Shares in the USA’s Acadia Pharmaceuticals have collapsed after the firm and partner Biovail Corp noted that pimavanserin failed to meet its primary endpoint in a late-stage trial of patients with Parkinson's disease psychosis.

The companies noted that pimavanserin did not significantly reduce psychotic episodes compared to placebo in the 298-patient study. It did, however, meet a secondary endpoint of motoric tolerability and was safe and well tolerated.

Acadia chief executive Uli Hacksell said that “while we obviously are disappointed with the results of this Phase III study, we continue to believe in the potential of pimavanserin based on our clinical experience to date”. He added that the San Diego-based company is continuing with a second Phase III PDP trial and pimavanserin, a 5-HT2A receptor inverse agonist, is also being studied as a treatment for Alzheimer’s disease psychosis.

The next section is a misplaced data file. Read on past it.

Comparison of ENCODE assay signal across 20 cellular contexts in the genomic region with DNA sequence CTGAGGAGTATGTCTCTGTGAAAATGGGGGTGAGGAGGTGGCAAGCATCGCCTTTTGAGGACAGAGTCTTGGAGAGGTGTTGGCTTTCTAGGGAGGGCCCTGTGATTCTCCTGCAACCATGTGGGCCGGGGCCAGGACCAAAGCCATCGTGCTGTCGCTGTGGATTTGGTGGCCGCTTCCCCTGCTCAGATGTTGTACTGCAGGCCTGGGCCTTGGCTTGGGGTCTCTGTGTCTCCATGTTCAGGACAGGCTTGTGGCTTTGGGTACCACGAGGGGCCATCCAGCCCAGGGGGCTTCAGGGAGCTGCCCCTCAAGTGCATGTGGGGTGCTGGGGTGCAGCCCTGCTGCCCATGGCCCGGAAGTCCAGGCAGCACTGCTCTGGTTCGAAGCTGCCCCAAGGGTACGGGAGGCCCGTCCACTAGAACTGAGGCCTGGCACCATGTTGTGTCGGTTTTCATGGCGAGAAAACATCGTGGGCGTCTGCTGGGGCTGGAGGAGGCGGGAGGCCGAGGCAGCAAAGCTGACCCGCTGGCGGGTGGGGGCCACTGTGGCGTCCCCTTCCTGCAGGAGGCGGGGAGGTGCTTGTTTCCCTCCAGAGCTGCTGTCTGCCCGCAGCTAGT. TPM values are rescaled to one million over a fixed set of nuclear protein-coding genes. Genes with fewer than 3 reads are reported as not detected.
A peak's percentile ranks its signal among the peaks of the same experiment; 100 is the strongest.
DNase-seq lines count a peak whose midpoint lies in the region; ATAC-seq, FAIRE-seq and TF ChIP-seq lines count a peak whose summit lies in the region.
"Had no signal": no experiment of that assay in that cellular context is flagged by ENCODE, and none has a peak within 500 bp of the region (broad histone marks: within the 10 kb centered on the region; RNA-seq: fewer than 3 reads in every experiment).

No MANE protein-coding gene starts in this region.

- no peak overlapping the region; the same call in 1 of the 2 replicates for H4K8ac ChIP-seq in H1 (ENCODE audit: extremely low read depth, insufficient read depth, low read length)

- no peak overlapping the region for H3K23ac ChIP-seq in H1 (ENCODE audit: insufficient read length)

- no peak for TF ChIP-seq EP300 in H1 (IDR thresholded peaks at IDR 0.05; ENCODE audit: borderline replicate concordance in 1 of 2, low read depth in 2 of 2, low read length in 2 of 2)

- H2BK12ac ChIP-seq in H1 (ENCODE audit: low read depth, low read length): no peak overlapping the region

How committed Biovail is committed to further development remains to be seen, seeing as how the Canadian drugmaker’s chief executive Bill Wells said that “we will analyse the data in conjunction with Acadia over the next several weeks before deciding on next steps”. He also expressed his disappointment but added that “such setbacks are not uncommon in the industry and are a reminder that we need to continue to build our pipeline with promising compounds”.

Over 1.5 million people in the USA suffer from Parkinson’s disease and up to 40% of patients may develop psychotic symptoms, notably visual hallucinations and delusions. Currently there is no therapy approved to treat PDP.